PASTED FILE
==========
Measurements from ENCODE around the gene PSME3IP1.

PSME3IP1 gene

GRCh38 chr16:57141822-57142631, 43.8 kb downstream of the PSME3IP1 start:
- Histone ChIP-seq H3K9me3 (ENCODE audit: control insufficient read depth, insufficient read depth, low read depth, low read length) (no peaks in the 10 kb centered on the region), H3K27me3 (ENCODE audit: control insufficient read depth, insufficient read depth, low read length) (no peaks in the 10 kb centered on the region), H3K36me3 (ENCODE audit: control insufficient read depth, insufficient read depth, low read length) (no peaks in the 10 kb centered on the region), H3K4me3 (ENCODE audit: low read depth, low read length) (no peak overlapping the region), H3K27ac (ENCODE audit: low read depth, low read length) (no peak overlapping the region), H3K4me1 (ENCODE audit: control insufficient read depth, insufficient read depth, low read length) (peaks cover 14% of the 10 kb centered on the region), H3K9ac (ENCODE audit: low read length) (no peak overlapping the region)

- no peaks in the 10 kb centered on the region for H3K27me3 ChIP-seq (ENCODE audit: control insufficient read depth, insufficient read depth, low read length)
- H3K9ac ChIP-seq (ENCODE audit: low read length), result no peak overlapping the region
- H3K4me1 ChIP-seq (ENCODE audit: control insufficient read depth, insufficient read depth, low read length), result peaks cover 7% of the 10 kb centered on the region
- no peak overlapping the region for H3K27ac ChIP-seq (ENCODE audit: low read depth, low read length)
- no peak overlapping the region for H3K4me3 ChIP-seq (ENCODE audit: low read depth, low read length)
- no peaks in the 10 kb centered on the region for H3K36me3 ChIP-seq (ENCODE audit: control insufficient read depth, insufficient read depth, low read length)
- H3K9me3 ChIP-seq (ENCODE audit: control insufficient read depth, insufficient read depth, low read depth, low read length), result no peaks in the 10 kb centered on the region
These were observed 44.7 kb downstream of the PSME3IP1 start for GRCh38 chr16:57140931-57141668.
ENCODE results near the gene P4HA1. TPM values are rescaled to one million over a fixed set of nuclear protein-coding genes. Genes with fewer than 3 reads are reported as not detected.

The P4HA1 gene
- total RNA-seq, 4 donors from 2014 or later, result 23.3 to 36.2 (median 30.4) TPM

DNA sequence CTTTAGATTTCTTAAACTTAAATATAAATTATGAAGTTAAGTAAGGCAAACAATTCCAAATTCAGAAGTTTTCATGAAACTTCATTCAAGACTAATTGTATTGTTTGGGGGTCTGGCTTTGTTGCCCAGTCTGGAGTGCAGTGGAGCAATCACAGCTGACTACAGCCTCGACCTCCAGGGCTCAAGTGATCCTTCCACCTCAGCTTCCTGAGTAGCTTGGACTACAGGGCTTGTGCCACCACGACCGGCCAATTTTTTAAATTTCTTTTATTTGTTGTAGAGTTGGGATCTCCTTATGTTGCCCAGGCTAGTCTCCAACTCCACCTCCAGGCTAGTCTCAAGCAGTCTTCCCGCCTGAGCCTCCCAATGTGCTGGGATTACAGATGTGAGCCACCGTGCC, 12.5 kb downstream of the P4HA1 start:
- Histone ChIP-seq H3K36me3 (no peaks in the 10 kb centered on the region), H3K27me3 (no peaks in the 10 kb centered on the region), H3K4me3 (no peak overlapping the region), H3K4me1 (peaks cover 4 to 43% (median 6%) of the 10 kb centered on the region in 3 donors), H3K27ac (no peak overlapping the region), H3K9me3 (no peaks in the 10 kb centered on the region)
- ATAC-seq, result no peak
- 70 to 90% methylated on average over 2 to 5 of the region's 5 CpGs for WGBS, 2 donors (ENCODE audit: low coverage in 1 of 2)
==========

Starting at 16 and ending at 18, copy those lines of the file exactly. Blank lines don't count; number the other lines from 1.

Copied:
DNA sequence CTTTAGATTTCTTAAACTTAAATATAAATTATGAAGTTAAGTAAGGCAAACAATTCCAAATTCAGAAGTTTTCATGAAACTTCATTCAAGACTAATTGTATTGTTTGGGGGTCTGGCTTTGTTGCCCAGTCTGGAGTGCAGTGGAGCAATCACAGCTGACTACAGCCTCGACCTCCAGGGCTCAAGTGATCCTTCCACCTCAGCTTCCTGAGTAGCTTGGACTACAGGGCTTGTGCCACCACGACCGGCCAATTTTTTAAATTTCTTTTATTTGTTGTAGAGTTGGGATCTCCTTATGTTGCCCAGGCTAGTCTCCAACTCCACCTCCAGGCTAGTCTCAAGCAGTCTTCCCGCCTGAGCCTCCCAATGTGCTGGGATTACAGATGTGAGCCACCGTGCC, 12.5 kb downstream of the P4HA1 start:
- Histone ChIP-seq H3K36me3 (no peaks in the 10 kb centered on the region), H3K27me3 (no peaks in the 10 kb centered on the region), H3K4me3 (no peak overlapping the region), H3K4me1 (peaks cover 4 to 43% (median 6%) of the 10 kb centered on the region in 3 donors), H3K27ac (no peak overlapping the region), H3K9me3 (no peaks in the 10 kb centered on the region)
- ATAC-seq, result no peak